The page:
Featuring “Simplicity” as an “Irrational Fear”

Featuring “Simplicity” as an “Irrational Fear” is an exploration of the concept of simplicity and its impact on the direction of contemporary art discourse. Simplicity, which one could argue is akin to accessibility, is so rarely available in this current climate of contemporary art and one finds that there's a tendency to intellectualise away anything that may be overly-accessible or easily understood in art.

Concepts are often times over-complicated in the circumlocutory pseudo-intellectual babble that creeps into discussions, perhaps out of some irrational fear that once it is all decoded, then nothing is left. As Raymond Havens stated in “Simplicity, a changing concept” (1953:3):

Simplicity, it would seem, is a simple matter... In the eighteenth century, critics, essayists, and poets were constantly referring to it as the supreme excellence in almost every field, the "open sesame" to every door, whether of conduct, thought, taste, or artistic production. "The best and truest ornament of most things in life," Swift called it, and Shaftesbury, "this beauty above all beauties." Lord Kames declared, "The best artists ... have in all ages been governed by a taste for simplicity," and Horace Walpole said, "Taste...cannot exist without Simplicity." Joseph Warton went even further, maintaining “SIMPLICITY is with justice esteemed a supreme excellence in all the performances of art."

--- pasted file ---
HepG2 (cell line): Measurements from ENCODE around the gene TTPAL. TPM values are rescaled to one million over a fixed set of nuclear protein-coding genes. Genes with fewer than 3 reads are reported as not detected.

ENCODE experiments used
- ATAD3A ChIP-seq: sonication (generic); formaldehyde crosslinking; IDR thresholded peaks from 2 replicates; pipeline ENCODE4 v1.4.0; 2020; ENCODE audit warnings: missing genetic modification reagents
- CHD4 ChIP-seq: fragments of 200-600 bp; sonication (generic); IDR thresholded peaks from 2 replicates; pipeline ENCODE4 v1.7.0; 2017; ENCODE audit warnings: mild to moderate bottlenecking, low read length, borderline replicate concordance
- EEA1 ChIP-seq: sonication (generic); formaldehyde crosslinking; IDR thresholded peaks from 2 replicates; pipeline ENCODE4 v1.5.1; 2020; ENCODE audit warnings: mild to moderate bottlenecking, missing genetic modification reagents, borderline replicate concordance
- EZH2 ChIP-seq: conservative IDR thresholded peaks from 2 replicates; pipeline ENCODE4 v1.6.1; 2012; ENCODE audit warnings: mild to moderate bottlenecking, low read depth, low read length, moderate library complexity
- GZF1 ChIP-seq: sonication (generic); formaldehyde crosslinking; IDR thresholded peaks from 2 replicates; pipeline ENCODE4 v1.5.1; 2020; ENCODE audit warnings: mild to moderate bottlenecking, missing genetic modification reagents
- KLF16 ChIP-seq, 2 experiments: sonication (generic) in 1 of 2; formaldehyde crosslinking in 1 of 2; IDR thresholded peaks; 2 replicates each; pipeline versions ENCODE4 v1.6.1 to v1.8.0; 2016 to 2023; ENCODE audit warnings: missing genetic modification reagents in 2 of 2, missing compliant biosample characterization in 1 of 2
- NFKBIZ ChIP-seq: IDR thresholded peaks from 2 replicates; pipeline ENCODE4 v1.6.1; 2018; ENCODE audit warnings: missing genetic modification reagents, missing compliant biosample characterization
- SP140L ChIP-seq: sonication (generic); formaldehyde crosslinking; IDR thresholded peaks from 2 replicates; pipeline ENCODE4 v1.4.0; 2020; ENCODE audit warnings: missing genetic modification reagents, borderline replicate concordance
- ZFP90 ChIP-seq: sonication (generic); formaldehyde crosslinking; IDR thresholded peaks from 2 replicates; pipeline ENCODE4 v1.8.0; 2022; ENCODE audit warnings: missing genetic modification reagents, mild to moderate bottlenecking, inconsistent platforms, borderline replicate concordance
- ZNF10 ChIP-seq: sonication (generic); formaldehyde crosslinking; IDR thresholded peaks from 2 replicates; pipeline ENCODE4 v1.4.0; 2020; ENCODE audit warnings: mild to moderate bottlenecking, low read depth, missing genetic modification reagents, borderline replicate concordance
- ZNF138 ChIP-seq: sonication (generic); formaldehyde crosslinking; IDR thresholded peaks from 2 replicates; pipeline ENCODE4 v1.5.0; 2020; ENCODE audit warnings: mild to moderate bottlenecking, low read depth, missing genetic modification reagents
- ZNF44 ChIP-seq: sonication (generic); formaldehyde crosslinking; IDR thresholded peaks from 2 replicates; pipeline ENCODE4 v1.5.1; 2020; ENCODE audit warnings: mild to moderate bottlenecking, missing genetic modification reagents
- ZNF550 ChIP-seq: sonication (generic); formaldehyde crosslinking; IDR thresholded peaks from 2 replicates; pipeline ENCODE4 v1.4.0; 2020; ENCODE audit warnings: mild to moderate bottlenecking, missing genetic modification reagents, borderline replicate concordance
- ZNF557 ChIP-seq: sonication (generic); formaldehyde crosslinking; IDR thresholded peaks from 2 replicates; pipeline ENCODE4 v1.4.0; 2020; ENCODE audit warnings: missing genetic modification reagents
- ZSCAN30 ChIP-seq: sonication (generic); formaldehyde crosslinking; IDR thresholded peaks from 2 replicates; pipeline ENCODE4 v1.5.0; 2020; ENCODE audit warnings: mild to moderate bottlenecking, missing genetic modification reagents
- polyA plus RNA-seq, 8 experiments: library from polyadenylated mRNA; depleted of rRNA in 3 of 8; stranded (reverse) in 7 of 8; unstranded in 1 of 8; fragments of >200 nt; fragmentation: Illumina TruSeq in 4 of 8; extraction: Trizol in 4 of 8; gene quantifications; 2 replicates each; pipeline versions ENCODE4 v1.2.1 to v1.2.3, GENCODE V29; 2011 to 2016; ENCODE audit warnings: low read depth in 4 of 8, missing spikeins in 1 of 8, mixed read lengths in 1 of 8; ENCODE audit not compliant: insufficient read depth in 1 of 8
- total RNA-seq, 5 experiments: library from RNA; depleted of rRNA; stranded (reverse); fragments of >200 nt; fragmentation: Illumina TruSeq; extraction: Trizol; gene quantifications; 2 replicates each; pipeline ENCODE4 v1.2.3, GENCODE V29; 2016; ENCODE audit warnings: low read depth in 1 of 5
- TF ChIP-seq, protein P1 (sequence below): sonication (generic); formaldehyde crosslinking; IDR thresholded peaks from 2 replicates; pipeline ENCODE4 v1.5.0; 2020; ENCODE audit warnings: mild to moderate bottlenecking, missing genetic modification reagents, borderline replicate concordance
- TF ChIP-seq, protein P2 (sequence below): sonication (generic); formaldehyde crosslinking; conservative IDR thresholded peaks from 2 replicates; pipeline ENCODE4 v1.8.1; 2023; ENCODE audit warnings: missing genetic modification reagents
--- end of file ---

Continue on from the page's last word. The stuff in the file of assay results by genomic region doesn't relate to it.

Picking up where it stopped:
Ironically, simplicity is not quite as one-dimensional as one may expect. It is engulfed in concentric skins that seemingly lead right back to complexity. Simplicity itself becomes a slippery subject with multiple personalities but nonetheless one that is tackled head on. Through this performance-based installation a multitude of characters discovered in the excavation of simplicity are addressed and re-interpreted to create a triangle of responses from three performance artists, Nathalie Bikoro, Donna Kukama and NĂ¡stio Mosquito. The physical absence of the three performance artists in the performance space creates a rift between time and space, thereby necessitating a creative clarity in a media as interaction-reliant as performance.

Monday, September 6, 2010

Your project for the exhibition sounds really interesting, challenging and intriguing and yes i would love to participate in it. Yes i think you are right in your ideas, I think people forget to just feel the artwork. actually thats why I tend to remain anonymous or i don't want to give an overload of meanings and concepts to people because i believe once they feel it, it is their own personal experience that belongs to them and they create what it is. i am glad you have brought this up because that's going to make me think for the whole day and i can see in my portfolio of work how i can harmonise with your ideas.

I think it's good if the artists had a conversation between each other somehow and even if our presences cannot be made there, you can maybe look at cheap easy live video streaming as a way of performance interaction between the people in the gallery and the artist.I had a OPERA online project a couple of years ago where i asked people to write me commands as they saw me live and i would respond to these commands and generate a live Opera with sound, video and objects all through website interactivity. The project was looking into the lenght of intensity and regarding the sciences of the panopticon gaze.

I think it is an exciting and strong project that asks for attention, challenge and experimentation, i really love to experimentation.

catch you soon,

Nathalie Bikoro

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